Monday, 6 November 2017

National Heritage Digitization Strategy: Digitizing newspapers

A short interim report (pdf) dated October on this newspaper digitization pilot project has been posted by LAC.

The findings of the first phase, consultation with Canadian organizations, were:

 The number of Canadian newspaper titles is vast and easy to underestimate.
 Organizations adopt project-based approaches as opportunities (funding, equipment, resources, and partnerships) present themselves. This can lead to inventive methods but fragmented results.

Comment: Could this be because of a lack of national leadership compared to, say the USA, UK, Australia, New Zealand?
 Because of its relative stability and consistency, microfilm is by far the most common format digitized. Digitizing paper titles is mostly avoided because of their irregular formats and high cost.
Comment: Unfortunately the degree to which quality of digitization is compromised when using microfilm originals is unqualified in the interim report. Projects like the British Newspaper Archive use printed copy originals. Do it on the cheap and get an inferior product.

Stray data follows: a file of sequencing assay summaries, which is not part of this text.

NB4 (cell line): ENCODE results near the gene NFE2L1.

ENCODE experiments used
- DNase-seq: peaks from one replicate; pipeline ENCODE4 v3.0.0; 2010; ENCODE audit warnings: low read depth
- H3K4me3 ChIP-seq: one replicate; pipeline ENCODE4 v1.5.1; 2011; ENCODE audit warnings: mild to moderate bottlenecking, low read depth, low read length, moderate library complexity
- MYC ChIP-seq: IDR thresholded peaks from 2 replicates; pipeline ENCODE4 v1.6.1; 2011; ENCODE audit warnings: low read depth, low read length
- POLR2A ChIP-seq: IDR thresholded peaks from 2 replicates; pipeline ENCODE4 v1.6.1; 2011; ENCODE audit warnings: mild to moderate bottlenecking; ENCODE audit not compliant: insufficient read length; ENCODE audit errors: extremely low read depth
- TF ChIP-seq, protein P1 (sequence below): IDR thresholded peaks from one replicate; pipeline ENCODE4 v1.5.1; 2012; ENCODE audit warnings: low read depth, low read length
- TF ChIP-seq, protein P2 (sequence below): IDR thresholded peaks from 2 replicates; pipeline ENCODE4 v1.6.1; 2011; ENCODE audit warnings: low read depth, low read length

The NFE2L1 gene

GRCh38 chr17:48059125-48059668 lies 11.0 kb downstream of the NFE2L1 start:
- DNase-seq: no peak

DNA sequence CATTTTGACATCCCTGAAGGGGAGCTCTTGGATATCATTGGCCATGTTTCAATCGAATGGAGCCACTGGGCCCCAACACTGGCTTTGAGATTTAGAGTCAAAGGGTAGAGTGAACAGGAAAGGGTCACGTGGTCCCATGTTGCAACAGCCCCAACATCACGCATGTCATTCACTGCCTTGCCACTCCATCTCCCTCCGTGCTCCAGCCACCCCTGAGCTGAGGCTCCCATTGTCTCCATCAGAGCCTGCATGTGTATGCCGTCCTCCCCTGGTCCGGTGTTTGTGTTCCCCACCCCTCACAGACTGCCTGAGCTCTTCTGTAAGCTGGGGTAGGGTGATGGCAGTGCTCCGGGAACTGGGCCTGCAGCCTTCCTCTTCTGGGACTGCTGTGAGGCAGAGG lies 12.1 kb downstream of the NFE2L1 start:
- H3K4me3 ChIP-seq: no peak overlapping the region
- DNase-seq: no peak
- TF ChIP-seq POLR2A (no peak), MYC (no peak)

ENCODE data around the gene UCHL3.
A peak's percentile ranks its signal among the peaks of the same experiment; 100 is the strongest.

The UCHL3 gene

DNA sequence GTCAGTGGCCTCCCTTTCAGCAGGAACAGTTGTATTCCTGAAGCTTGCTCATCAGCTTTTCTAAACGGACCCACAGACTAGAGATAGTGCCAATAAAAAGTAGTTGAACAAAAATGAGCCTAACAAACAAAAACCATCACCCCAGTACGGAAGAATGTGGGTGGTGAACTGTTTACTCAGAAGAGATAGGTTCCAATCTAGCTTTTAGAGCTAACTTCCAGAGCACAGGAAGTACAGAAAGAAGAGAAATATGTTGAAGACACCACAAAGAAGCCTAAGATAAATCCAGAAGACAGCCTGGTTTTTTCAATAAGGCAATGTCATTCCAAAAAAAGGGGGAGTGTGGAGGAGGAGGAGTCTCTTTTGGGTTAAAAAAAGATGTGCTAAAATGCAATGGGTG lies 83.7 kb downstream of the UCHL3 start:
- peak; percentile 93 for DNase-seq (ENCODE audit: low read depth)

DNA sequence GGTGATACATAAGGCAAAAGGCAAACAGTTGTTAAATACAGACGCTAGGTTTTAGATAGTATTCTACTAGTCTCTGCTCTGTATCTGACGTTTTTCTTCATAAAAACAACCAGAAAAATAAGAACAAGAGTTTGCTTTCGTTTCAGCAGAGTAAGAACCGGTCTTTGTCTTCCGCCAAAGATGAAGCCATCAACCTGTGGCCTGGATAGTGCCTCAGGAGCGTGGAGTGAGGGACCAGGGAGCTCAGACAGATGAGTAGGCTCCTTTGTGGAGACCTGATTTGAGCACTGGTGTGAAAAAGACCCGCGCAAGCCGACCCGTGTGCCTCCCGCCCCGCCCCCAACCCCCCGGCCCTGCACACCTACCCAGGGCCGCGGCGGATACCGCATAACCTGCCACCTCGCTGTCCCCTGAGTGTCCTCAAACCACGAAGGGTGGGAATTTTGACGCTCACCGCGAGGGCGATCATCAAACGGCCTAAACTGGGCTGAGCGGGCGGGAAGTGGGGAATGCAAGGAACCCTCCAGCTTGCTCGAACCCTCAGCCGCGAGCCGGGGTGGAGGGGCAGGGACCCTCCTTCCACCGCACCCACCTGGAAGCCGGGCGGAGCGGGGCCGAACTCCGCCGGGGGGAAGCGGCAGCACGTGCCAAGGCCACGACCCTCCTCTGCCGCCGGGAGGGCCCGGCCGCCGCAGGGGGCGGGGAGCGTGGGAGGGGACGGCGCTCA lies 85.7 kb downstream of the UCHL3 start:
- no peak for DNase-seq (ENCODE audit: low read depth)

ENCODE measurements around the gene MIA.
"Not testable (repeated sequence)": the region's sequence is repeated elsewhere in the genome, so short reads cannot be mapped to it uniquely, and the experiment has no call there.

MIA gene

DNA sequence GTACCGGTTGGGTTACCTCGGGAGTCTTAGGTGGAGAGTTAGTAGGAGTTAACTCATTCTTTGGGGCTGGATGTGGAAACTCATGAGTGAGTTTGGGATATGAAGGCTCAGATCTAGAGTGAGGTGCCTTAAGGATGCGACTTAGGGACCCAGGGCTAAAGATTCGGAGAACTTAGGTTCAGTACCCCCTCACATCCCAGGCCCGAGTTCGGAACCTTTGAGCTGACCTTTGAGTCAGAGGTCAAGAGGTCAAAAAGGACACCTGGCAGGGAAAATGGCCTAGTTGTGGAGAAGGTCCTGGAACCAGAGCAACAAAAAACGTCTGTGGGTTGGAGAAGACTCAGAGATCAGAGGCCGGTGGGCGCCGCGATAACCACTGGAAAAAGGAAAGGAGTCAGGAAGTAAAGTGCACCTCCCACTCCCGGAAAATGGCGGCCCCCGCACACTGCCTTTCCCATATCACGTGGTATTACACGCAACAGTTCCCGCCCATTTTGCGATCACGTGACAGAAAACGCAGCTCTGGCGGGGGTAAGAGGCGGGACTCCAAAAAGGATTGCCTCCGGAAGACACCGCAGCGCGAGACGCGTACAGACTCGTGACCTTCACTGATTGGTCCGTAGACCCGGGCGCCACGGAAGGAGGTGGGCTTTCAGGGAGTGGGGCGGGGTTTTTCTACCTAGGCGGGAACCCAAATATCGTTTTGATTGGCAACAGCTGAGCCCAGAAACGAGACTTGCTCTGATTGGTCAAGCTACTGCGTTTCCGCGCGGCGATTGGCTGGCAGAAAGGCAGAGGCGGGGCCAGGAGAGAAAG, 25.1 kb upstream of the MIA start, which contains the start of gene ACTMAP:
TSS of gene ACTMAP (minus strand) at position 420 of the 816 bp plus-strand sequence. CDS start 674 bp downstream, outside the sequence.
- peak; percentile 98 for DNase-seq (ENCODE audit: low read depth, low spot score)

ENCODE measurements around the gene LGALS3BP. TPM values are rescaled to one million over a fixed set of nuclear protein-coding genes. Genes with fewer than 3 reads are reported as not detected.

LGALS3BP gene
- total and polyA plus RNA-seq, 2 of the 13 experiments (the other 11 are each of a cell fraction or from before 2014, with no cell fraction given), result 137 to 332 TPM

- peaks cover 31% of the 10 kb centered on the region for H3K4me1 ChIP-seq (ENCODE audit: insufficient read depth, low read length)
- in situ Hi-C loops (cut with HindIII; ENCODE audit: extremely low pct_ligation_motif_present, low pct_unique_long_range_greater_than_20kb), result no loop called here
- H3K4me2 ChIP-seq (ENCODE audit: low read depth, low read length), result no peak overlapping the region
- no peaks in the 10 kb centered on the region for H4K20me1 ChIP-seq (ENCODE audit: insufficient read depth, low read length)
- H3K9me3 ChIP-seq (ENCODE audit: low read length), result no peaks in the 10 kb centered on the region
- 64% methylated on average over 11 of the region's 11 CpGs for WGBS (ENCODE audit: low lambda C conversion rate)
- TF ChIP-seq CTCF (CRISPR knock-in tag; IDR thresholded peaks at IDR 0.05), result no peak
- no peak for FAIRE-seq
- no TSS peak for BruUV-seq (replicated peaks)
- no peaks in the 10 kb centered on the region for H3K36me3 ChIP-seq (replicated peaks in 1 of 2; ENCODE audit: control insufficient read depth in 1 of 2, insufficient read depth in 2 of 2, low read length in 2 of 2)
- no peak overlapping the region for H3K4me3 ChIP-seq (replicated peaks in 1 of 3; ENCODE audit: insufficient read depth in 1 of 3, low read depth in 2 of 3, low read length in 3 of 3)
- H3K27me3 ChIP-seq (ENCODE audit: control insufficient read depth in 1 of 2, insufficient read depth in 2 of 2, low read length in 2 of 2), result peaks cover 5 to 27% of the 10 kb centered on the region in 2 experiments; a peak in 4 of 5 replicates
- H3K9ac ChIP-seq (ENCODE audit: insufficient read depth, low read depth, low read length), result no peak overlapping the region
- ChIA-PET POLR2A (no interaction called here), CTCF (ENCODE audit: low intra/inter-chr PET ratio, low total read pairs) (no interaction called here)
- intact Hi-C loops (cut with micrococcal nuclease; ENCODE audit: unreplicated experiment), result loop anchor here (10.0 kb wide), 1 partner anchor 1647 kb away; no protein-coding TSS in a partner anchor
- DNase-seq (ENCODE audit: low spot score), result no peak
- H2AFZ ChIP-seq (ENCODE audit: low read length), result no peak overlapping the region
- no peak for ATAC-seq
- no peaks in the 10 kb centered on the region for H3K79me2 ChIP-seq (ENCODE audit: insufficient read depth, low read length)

 Optical character recognition (OCR) is imperfect but critical. Organizations invest ongoing resources to improve results.
 Clearing copyright can be daunting but is necessary. In many cases, publishers are open to discussing options.
 Privacy concerns are few, but need to be taken seriously. Organizations need to balance access to information with protection of personal information.
 Digitized newspapers appeal to wide audiences who value quantity over quality. Organizations almost universally adopt free and open access models.
 Organizations see opportunities to share experiences and build on expertise; aggregate collections for improved discovery; explore and support smaller community titles, particularly those using non-Latin scripts; and build digitization capacity in smaller organizations.

For the second phase, digitization pilot project, First Nation’s titles was selected "because it most closely aligned with the principles of diversity and inclusion found in the overall NHDS and the accompanying content strategy being developing by the working group." The titles selected are:

 Windspeaker – (2005 to 2015)
 Turtle Island News – (2001 to 2013)
 Ha-Shilth-Sa – (1974 to 2002)
Comment: If the content strategy is "being developed" how could it guide the selection? How does selecting exclusively indigenous titles optimise "diversity and inclusion"? 

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